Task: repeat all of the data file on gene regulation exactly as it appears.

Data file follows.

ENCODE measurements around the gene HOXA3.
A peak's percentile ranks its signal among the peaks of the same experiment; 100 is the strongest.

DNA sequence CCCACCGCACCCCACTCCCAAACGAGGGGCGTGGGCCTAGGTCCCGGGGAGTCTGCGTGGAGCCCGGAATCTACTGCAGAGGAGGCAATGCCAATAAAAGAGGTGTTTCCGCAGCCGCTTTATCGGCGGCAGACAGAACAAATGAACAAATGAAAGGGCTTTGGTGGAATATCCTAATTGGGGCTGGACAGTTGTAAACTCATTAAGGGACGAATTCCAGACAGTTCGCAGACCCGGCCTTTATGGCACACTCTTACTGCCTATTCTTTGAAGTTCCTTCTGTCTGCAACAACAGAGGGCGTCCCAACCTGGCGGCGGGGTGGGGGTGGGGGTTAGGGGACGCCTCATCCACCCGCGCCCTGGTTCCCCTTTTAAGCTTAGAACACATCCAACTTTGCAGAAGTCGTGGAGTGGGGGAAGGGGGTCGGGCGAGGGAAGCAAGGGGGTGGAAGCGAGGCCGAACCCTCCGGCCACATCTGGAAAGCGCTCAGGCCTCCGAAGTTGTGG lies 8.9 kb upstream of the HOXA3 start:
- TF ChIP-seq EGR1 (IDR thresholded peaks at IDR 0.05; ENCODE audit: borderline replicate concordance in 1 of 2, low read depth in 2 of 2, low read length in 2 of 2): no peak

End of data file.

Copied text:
ENCODE measurements around the gene HOXA3.
A peak's percentile ranks its signal among the peaks of the same experiment; 100 is the strongest.

DNA sequence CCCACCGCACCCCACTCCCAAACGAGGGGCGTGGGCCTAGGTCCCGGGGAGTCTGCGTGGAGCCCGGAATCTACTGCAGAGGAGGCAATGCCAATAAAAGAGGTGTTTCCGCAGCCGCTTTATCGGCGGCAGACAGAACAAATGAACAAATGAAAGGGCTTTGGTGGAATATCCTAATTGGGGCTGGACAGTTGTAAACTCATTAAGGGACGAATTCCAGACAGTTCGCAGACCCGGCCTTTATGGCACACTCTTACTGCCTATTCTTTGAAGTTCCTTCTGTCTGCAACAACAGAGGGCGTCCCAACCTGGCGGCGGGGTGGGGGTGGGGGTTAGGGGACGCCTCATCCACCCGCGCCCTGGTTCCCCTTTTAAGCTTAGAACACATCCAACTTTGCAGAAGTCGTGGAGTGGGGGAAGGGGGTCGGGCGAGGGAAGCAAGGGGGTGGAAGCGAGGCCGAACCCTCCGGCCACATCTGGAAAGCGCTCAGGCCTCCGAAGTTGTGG lies 8.9 kb upstream of the HOXA3 start:
- TF ChIP-seq EGR1 (IDR thresholded peaks at IDR 0.05; ENCODE audit: borderline replicate concordance in 1 of 2, low read depth in 2 of 2, low read length in 2 of 2): no peak